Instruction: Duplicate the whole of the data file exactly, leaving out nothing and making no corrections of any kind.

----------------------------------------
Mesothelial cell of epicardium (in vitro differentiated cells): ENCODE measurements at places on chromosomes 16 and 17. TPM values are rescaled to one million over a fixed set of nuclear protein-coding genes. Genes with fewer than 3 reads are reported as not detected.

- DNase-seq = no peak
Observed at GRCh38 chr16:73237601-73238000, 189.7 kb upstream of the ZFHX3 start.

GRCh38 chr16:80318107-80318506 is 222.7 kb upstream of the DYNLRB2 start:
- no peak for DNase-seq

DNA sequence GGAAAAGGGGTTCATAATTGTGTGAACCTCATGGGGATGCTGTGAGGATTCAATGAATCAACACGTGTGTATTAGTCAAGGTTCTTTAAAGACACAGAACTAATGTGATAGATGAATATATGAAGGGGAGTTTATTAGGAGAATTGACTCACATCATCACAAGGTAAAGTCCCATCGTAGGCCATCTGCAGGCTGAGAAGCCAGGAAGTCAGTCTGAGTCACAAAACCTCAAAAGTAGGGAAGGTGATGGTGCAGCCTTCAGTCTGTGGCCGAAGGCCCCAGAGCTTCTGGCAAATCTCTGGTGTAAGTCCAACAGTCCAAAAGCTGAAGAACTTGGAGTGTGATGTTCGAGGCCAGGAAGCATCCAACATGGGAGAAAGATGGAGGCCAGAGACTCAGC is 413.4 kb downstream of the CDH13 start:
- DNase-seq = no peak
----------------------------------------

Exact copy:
Mesothelial cell of epicardium (in vitro differentiated cells): ENCODE measurements at places on chromosomes 16 and 17. TPM values are rescaled to one million over a fixed set of nuclear protein-coding genes. Genes with fewer than 3 reads are reported as not detected.

- DNase-seq = no peak
Observed at GRCh38 chr16:73237601-73238000, 189.7 kb upstream of the ZFHX3 start.

GRCh38 chr16:80318107-80318506 is 222.7 kb upstream of the DYNLRB2 start:
- no peak for DNase-seq

DNA sequence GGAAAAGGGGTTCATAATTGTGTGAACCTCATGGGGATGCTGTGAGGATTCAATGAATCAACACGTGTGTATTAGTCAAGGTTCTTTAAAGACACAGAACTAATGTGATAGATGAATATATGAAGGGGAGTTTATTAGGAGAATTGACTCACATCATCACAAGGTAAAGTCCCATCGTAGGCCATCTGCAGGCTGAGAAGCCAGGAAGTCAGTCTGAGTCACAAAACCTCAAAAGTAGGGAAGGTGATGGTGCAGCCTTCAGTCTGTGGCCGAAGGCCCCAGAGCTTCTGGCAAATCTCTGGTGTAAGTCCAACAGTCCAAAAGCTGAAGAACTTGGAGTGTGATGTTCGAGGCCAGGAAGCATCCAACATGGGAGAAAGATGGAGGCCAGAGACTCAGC is 413.4 kb downstream of the CDH13 start:
- DNase-seq = no peak